Things have been a tiny bit tense around here lately; I don’t suppose you’ve noticed. To say we’ve all been a little stressed out would not be inaccurate. And while I can’t speak for the kids, obviously, I know that I personally feel a lot more angst when my children are having trouble getting over a hump and I can’t seem to help them.
Both of them are struggling right now with different things. I am left feeling like what I do is never enough and that if only I could find THAT THING that would fix it all, we could all heave a sigh of relief. Unfortunately, THAT THING is completely beyond my grasp; whether because it’s imaginary or because I’m a moron, well… sometimes it’s hard to know. Nevertheless, some days life feels more like a struggle than a journey. And some days I wonder if hoping for change is foolhardy.
Here’s the thing about kids, though: They ALWAYS change. I couldn’t stop them if I tried. They have their own unfolding to do. I can try to influence the process, of course, but it’s not up to me. On good days, I can find comfort in that. On great days, maybe even strength.
We got the bicycles out yesterday, because here we are: Monkey is coming up on 8-and-a-half and he still cannot ride a bike. The difficulty started with his sensory issues (this is, after all, the same child who can leap onto the furniture, smash his nose into knee while doing so, and then angrily insist that “MY NOSE JUST STARTED HURTING!” and refuse to believe that anything—much less part of his own body—made contact with him), but at this point I’m willing to credit garden-variety fear with his inability to master it. It has become a bogeyman, that bike, and even the suggestion of working on riding must be done carefully.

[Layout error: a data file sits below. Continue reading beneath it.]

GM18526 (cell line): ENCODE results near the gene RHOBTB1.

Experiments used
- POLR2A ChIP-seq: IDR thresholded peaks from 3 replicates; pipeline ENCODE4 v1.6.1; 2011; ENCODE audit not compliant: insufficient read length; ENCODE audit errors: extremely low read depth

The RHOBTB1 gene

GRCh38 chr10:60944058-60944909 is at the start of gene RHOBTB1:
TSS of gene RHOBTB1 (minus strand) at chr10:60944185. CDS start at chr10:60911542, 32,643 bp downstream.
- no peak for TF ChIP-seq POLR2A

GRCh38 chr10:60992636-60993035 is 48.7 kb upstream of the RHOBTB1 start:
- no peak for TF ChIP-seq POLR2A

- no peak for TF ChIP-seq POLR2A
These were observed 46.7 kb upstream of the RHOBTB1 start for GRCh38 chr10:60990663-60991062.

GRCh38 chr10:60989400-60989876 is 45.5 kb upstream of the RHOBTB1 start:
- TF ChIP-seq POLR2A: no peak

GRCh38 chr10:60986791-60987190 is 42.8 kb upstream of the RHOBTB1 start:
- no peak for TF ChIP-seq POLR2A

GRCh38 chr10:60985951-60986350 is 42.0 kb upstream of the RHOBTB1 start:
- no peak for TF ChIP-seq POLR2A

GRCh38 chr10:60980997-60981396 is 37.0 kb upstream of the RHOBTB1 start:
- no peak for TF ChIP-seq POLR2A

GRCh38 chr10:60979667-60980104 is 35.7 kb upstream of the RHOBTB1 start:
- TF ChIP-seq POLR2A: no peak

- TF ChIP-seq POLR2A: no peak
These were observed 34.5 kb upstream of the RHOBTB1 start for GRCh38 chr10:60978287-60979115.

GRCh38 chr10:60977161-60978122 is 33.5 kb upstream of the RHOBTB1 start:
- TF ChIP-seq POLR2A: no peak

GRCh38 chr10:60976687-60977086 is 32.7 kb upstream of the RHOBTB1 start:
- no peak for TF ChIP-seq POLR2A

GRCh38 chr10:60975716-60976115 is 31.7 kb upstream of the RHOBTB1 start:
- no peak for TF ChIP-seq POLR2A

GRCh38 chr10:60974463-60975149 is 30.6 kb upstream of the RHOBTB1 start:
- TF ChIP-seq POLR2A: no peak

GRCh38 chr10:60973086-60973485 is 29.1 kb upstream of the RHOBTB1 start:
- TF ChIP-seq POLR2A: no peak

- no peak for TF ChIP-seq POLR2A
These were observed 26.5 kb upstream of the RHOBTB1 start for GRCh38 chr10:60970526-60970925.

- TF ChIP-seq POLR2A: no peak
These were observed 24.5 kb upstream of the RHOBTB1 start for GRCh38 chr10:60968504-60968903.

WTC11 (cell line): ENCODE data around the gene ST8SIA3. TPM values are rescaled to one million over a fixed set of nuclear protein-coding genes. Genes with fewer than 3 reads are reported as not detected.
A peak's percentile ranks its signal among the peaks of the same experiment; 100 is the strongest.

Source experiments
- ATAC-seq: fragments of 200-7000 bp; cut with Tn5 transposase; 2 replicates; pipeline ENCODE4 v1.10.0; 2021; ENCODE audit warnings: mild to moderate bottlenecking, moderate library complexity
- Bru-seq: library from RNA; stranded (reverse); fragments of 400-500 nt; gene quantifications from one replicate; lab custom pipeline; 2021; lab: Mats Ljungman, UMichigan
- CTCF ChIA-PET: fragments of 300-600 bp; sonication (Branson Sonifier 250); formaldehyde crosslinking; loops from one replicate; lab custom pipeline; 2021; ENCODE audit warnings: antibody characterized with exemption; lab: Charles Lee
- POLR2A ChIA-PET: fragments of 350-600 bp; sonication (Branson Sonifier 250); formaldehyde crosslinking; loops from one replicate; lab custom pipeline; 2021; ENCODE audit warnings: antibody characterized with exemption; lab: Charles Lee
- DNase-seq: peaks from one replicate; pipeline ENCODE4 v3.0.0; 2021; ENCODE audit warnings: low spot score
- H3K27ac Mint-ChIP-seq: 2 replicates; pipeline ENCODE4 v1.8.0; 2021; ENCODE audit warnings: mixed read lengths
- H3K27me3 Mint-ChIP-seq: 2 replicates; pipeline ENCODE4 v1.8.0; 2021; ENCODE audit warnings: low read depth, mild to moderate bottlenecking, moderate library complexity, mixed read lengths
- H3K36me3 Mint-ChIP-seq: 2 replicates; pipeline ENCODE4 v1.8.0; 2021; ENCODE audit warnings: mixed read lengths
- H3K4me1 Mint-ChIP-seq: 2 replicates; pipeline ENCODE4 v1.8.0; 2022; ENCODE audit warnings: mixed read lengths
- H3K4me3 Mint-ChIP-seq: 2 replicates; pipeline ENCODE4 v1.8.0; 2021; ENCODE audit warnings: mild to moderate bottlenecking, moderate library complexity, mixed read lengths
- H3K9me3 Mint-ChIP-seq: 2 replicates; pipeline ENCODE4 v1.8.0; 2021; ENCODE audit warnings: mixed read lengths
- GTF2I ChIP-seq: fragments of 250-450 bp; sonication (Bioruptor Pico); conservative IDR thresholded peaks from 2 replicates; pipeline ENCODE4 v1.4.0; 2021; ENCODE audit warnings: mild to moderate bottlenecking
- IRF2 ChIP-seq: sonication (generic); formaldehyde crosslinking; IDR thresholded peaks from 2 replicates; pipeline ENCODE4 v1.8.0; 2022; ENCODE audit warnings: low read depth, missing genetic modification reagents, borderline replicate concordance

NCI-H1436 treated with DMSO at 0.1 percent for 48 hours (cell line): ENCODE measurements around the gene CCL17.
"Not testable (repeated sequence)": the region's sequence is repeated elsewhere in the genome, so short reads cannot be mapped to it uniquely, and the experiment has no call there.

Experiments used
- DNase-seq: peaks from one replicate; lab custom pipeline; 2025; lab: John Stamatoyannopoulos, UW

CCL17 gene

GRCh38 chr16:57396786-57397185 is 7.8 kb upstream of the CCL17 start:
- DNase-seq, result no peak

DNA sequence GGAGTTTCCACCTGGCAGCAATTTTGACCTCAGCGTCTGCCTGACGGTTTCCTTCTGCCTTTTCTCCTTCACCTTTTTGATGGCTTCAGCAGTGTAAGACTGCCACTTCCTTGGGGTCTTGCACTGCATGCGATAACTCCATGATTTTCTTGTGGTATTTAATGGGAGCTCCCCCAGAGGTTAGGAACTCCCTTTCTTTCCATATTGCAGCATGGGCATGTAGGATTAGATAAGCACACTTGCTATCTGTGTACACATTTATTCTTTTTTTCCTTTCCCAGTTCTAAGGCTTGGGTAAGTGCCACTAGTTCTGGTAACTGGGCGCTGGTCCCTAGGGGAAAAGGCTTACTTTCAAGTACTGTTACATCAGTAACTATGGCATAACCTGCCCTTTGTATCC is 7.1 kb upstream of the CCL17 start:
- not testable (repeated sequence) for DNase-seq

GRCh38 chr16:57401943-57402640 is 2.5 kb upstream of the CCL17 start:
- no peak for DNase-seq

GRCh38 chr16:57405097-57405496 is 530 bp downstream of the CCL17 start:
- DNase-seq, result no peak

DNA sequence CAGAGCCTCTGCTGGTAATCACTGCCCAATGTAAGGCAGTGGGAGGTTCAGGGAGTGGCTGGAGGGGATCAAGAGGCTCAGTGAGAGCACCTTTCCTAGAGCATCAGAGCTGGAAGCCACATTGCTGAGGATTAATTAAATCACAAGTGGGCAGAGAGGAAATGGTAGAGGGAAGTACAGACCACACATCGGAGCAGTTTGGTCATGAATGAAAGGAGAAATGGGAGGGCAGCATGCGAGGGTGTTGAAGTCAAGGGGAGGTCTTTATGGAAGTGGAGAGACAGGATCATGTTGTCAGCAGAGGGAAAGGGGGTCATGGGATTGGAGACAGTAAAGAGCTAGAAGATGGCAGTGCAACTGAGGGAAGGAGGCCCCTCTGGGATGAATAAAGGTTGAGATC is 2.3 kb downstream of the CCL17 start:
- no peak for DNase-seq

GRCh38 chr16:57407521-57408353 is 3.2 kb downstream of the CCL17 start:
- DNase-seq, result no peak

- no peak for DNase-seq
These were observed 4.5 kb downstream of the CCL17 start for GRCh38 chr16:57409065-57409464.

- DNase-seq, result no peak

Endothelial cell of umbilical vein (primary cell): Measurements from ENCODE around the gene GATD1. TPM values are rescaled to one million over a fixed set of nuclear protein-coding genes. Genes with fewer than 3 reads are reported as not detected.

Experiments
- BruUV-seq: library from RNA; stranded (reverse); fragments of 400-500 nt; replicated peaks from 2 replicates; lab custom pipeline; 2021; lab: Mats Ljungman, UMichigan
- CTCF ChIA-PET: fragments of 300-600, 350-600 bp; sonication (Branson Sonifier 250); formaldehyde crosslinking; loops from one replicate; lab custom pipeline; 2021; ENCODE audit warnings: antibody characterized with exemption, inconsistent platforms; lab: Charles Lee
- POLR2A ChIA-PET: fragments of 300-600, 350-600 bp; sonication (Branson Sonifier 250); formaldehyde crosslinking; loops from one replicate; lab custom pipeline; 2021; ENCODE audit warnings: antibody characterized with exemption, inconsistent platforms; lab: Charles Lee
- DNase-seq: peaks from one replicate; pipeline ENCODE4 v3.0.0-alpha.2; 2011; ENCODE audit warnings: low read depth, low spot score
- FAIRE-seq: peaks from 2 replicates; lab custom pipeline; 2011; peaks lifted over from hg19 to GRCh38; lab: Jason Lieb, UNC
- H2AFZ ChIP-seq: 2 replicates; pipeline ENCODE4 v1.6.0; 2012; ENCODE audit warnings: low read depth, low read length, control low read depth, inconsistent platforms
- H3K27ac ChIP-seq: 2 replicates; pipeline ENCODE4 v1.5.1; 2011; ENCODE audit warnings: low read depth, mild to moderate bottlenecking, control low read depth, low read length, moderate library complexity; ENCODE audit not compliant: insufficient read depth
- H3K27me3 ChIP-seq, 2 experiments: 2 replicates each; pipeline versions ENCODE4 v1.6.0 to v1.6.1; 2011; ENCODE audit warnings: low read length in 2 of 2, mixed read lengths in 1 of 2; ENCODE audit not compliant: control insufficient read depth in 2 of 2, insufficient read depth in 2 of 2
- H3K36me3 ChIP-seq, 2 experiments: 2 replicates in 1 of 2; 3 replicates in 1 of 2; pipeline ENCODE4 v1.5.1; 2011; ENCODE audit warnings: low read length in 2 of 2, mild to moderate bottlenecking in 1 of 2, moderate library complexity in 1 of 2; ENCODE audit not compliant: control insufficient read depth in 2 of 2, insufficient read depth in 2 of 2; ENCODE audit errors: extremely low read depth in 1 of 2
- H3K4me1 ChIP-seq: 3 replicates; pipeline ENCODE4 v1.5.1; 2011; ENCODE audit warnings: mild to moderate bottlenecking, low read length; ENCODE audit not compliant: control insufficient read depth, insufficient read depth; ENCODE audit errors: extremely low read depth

Monkey can manage about fifteen minutes of work before his frustration prevents him from continuing. By the time we reached his breaking point, I had promised him a new bike as a reward for for mastering it. Heck, I’d promised Chickadee a new bike for helping him master it! (Both of their bikes are second-hand and too small, anyway, but still. Bribery much?) When he’d had enough, I praised him for trying (and his sister for helping).
I was frustrated. He was frustrated. Chickadee was moaning about how we’ll NEVER EVER get to go on a family ride and it’s NO FAIR.
Later on I went outside to water our new strawberry plants. The children are completely mesmerized—what arrived in a big box as twisted twigs have become real, live, growing plants, and they just can’t seem to wrap their little brains around how THAT became THESE.
“Mama,” asked Monkey, as he studied the two pots carefully, “How come these ones are growing so big, and then these ones are little? And how come those ones there haven’t grown at all?”
“I dunno, sweetie. They all grow when they’re supposed to. Not everything grows at the same rate.”
“But some of them are DEAD,” he said, mournfully.
“I don’t think so. I think they’re just not ready yet.”
“Buddy!” said Chickadee, deep in observation on the side of one of the pots, “No they’re not! Look over here!” And together we bent to follow her pointing finger—one of the holes sporting a “dead” plant had the tiniest glimmer of green right in its center.
Monkey was delighted, and for a little while, anyway, I had that zen sort of “all things in good time” calmness that I wish was a more permanent part of me.
I’ll just keep watering, and encouraging, and chasing the squirrels the away. The rest isn’t up to me, anyway.
Happy Love Thursday, everyone.